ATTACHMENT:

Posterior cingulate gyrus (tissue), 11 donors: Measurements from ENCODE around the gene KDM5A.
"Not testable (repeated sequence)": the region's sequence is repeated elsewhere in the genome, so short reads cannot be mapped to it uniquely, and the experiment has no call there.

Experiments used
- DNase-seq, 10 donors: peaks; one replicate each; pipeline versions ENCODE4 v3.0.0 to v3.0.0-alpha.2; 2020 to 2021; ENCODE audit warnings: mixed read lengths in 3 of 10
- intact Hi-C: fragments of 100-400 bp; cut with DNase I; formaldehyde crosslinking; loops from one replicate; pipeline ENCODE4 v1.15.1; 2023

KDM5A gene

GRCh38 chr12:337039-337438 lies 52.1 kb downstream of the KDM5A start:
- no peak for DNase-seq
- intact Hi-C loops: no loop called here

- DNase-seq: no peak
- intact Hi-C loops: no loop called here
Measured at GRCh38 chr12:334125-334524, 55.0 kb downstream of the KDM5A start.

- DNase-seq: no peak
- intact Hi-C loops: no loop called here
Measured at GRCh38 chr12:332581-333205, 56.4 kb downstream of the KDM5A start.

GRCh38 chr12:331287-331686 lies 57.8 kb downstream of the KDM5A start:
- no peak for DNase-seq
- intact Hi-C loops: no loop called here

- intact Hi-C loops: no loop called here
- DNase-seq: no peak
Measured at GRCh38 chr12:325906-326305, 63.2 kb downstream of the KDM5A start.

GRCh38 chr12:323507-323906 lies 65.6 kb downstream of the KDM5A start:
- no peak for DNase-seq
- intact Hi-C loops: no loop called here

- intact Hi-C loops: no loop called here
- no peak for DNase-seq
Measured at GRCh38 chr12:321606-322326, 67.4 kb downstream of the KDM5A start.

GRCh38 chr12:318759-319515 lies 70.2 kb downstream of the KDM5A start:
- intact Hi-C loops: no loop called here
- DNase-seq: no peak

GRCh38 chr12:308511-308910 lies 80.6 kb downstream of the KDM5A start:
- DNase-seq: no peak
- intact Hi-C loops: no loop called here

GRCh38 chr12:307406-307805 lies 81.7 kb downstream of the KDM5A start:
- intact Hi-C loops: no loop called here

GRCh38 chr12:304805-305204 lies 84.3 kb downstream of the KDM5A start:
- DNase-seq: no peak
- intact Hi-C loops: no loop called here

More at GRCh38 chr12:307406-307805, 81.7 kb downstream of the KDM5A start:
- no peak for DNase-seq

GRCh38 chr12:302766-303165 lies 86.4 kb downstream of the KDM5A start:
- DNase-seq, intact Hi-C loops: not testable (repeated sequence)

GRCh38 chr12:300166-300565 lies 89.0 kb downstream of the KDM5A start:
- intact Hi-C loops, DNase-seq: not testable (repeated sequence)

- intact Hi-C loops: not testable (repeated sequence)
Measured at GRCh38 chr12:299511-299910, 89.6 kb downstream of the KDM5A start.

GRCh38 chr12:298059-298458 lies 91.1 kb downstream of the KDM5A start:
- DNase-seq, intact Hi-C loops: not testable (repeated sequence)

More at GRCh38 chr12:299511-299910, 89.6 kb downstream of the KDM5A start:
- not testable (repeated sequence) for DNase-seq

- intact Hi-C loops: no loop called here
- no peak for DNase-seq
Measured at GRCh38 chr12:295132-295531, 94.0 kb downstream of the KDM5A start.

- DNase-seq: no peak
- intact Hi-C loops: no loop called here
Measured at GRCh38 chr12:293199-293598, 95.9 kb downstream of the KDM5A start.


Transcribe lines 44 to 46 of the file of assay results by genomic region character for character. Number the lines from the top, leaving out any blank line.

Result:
- intact Hi-C loops, DNase-seq: not testable (repeated sequence)

- intact Hi-C loops: not testable (repeated sequence)
Measured at GRCh38 chr12:299511-299910, 89.6 kb downstream of the KDM5A start.